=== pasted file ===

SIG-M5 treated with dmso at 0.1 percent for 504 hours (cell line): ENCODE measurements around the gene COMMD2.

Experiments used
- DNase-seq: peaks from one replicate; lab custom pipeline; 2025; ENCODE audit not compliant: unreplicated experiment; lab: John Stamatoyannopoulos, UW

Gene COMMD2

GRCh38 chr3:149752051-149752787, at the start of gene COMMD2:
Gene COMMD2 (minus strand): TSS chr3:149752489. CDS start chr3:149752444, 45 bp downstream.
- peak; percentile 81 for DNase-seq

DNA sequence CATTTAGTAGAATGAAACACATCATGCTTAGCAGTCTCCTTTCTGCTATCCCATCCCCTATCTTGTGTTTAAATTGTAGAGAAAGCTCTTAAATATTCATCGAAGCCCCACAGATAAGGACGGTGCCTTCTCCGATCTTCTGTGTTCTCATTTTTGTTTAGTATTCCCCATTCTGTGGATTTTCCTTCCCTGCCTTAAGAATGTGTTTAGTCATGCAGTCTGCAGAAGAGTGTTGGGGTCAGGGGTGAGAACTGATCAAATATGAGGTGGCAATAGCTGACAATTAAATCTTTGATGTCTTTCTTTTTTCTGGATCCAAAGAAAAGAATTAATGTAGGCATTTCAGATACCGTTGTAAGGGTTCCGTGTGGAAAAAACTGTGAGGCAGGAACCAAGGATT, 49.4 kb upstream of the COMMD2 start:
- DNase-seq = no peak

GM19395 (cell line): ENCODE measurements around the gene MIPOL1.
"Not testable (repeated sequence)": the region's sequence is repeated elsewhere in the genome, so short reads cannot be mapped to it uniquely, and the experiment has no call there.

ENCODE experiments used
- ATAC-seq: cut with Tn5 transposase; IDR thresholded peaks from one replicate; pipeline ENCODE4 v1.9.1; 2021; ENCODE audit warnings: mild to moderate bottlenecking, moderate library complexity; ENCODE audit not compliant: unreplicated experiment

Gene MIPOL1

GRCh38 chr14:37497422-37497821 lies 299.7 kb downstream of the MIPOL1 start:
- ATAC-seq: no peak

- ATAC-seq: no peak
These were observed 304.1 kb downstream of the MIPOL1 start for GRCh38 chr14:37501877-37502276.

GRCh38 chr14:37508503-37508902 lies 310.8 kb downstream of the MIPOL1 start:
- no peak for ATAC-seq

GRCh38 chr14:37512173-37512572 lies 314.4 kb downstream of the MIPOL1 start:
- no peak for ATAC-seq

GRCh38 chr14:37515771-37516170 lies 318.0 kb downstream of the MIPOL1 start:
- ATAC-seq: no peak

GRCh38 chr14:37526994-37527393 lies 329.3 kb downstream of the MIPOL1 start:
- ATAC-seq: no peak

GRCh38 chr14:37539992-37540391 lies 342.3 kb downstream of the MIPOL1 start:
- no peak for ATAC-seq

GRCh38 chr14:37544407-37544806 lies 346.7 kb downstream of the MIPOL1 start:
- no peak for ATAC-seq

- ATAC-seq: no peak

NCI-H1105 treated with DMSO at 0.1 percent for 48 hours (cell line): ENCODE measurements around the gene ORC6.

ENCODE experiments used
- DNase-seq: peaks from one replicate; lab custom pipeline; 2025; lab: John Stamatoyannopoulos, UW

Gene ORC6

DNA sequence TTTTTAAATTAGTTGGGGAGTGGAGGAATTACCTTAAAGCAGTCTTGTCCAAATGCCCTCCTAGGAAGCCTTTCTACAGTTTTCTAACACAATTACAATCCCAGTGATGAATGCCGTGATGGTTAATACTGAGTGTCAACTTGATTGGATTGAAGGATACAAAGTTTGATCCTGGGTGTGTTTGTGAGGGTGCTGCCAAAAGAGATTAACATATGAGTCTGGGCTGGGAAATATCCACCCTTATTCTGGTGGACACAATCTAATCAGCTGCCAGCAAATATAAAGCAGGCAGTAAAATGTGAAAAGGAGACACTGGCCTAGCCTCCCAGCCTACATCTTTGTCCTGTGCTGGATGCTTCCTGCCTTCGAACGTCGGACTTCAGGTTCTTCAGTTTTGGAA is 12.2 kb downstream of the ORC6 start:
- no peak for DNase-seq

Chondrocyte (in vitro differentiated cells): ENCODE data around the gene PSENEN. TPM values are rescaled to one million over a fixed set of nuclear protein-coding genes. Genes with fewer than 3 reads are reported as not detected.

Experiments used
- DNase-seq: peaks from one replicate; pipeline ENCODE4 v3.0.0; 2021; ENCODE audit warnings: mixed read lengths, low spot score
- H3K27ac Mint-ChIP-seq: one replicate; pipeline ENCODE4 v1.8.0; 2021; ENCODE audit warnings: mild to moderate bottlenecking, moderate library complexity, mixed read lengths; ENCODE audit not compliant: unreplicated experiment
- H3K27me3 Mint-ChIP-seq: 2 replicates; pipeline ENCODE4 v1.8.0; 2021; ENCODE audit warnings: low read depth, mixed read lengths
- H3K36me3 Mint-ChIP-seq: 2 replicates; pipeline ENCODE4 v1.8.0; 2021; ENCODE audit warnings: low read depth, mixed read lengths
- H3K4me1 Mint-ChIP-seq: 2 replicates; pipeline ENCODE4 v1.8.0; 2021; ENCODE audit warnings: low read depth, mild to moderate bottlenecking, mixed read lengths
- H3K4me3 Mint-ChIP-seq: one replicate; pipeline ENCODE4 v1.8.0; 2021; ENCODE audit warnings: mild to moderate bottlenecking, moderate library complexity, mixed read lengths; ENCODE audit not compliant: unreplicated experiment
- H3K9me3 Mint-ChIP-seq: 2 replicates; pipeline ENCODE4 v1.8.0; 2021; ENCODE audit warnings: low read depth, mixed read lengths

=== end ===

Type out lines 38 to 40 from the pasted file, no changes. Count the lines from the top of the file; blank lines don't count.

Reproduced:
Chondrocyte (in vitro differentiated cells): ENCODE data around the gene PSENEN. TPM values are rescaled to one million over a fixed set of nuclear protein-coding genes. Genes with fewer than 3 reads are reported as not detected.

Experiments used
- DNase-seq: peaks from one replicate; pipeline ENCODE4 v3.0.0; 2021; ENCODE audit warnings: mixed read lengths, low spot score